We can’t forget the fashion. Pamela made her Met debut wearing a bespoke Oscar de la Renta dress and Pandora jewellery. “I’ve never worn a dress or jewellery like this – it’s so amazing. It doesn’t feel real, it’s like a fantasy… somewhere in between being awake and being in a dream,” she says. “Fernando [J Garcia, co-creative director for Oscar de la Renta] has been great, as has Pandora. They created custom jewellery for this and it’s all sustainable. 30 years ago when I was looking for sustainable jewellery, there wasn’t anything, and now there is.”

Photo: Getty Images

Anderson’s dream-like experience pertains perfectly to this year’s dress code, ‘The Garden of Time’, and the Sleeping Beauties: Awakening Fashion exhibition at the Costume Institute. “I’m so happy it’s this fairy garden theme,” she said. “My grandfather is Finnish and was really into mythology and fairytales, so I grew up around fairies, nymphs and tree spirits, and finding little toys in my garden… I’ve always lived in this magical fairy world. It’s all coming together.”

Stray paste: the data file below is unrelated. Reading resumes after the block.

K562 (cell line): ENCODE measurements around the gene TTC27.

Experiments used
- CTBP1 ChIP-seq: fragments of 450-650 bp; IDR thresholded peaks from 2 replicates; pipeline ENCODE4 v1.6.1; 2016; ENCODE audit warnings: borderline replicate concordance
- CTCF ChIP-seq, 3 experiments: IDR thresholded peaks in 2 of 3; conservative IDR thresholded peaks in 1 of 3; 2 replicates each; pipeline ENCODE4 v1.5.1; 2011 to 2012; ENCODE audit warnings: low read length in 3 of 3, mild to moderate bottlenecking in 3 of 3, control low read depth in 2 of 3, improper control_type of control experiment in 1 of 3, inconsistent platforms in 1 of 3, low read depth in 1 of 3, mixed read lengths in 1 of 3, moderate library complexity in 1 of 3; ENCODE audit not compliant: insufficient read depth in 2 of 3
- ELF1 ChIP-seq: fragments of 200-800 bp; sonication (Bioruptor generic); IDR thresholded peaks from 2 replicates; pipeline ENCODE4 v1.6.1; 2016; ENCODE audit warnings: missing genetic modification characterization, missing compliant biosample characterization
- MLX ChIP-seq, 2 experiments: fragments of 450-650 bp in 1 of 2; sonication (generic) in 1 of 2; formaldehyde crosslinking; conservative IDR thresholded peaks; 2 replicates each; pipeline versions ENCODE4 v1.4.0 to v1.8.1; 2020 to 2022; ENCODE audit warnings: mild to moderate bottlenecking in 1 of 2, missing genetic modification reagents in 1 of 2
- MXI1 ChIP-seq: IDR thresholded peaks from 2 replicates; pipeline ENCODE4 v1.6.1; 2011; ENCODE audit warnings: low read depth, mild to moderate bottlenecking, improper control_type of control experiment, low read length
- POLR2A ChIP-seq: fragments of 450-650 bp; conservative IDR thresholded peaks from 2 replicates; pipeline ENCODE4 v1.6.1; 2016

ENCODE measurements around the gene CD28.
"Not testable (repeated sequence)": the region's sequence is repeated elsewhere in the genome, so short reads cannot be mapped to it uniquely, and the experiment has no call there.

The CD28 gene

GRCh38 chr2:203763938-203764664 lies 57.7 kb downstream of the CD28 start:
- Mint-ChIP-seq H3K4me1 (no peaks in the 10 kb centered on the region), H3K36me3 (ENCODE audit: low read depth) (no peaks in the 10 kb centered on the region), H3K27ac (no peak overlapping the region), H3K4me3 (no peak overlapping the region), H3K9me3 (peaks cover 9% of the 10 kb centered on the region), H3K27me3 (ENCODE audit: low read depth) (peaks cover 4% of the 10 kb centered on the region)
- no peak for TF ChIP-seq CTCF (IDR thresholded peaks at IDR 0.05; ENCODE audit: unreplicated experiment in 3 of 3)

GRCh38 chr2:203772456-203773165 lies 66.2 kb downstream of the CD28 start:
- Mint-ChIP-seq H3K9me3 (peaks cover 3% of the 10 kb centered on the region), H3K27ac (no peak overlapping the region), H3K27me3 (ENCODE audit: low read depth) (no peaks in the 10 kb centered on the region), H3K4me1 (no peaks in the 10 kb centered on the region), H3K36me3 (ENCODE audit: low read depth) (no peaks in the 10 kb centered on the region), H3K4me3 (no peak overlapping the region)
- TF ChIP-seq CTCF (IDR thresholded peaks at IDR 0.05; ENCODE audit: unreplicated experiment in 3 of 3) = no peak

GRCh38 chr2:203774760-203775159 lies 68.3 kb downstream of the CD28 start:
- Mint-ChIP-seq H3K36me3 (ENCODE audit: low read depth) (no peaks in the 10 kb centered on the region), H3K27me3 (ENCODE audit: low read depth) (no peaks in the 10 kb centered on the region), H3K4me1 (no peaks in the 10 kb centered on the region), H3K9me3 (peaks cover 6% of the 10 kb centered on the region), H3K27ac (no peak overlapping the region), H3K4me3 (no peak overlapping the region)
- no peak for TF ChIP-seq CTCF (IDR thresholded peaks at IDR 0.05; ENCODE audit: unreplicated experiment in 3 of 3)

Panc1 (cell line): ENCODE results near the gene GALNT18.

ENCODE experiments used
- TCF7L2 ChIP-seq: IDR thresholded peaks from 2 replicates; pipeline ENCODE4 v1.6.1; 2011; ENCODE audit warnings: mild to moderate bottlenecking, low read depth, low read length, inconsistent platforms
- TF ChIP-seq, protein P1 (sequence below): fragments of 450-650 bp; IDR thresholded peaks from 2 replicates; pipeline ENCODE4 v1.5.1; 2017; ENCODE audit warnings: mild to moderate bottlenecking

The next time we speak, I am once again in my sweats on my laptop at home, but this time Pamela is red-carpet ready. She looks sensational: an ethereal dream in soft pink, with immaculate “Pat perfect” skin and hair whipped up by Orlando Pita. “In the past, I have obviously followed the Met Gala and looked at the beautiful clothes and the beautiful people, and tonight is a pinnacle moment for me,” said Pamela. “I know people not in the industry might think this is superficial – but it really is a dream realised. It’s important to me to be seen as who I really am, and I feel like that is the moment I am in right now. I am so happy, I am going to dance all the way up those stairs!”

And with that she bids me farewell, ending our call as she prepares to go and walk the red carpet, her dream very much a reality.